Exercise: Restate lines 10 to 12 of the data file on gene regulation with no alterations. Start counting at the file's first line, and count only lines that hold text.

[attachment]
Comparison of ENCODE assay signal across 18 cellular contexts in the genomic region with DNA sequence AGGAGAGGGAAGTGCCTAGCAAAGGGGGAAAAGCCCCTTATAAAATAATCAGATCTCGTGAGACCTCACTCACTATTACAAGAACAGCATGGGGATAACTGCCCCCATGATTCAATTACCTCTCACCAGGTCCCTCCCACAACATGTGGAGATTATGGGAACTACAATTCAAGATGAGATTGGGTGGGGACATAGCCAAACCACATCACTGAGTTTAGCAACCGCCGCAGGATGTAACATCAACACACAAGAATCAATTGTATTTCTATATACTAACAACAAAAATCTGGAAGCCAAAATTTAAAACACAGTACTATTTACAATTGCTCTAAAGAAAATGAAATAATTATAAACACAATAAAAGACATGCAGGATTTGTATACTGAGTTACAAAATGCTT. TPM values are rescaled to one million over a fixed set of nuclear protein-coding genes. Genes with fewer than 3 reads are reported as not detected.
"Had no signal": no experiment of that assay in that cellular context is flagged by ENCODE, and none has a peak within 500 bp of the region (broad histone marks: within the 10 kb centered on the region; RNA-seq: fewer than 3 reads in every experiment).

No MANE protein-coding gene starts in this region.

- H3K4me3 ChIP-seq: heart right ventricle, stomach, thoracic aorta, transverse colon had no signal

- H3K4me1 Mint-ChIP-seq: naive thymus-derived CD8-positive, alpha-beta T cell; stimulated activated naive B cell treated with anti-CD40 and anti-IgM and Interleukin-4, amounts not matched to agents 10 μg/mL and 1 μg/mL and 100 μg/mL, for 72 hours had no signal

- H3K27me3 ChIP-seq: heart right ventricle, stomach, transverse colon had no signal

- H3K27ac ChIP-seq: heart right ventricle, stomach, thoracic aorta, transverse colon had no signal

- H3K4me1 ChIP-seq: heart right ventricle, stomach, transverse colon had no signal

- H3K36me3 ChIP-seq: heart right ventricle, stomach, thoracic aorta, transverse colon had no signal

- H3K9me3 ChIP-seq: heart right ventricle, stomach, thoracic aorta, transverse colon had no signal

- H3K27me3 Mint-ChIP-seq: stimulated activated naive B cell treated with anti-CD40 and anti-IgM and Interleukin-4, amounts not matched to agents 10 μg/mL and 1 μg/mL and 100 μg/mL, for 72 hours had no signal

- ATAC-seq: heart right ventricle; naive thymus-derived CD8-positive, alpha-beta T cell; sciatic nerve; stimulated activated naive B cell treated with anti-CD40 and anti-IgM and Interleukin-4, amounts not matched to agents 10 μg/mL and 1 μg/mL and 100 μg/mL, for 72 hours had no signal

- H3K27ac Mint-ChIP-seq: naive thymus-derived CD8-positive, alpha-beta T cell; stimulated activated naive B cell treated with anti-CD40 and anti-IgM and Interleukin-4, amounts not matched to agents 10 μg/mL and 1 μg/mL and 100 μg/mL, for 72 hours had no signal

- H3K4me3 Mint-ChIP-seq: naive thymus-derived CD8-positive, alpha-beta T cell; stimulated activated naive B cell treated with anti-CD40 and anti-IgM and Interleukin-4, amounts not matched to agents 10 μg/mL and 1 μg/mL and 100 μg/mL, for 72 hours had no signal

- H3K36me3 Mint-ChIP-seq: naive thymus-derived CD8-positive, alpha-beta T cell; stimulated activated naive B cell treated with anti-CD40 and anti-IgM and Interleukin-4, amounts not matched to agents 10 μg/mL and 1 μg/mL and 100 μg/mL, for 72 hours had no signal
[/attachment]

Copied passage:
- H3K9me3 ChIP-seq: heart right ventricle, stomach, thoracic aorta, transverse colon had no signal

- H3K27me3 Mint-ChIP-seq: stimulated activated naive B cell treated with anti-CD40 and anti-IgM and Interleukin-4, amounts not matched to agents 10 μg/mL and 1 μg/mL and 100 μg/mL, for 72 hours had no signal

- ATAC-seq: heart right ventricle; naive thymus-derived CD8-positive, alpha-beta T cell; sciatic nerve; stimulated activated naive B cell treated with anti-CD40 and anti-IgM and Interleukin-4, amounts not matched to agents 10 μg/mL and 1 μg/mL and 100 μg/mL, for 72 hours had no signal